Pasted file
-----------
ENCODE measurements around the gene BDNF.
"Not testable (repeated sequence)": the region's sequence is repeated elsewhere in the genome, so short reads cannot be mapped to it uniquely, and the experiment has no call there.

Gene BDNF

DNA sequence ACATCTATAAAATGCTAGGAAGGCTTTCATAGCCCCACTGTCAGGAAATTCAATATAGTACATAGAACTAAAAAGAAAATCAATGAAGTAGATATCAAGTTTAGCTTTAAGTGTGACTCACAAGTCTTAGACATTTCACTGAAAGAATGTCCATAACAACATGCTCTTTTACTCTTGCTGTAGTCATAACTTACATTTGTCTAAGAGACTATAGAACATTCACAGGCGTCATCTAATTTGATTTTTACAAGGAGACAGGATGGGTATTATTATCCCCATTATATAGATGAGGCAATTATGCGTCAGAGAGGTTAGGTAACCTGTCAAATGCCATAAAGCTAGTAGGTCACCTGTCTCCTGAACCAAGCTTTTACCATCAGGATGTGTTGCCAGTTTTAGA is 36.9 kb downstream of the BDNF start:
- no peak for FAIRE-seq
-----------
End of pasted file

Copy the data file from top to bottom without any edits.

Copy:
ENCODE measurements around the gene BDNF.
"Not testable (repeated sequence)": the region's sequence is repeated elsewhere in the genome, so short reads cannot be mapped to it uniquely, and the experiment has no call there.

Gene BDNF

DNA sequence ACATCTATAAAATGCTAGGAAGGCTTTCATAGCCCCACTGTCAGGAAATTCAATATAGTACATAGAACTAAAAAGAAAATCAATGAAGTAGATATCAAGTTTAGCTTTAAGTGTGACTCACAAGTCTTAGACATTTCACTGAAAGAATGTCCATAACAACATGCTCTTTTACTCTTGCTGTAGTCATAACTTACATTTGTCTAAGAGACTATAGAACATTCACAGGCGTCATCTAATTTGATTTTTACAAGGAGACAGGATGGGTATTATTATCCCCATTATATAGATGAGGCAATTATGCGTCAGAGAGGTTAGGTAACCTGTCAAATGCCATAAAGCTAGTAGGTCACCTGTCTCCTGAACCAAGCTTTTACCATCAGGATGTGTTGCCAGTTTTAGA is 36.9 kb downstream of the BDNF start:
- no peak for FAIRE-seq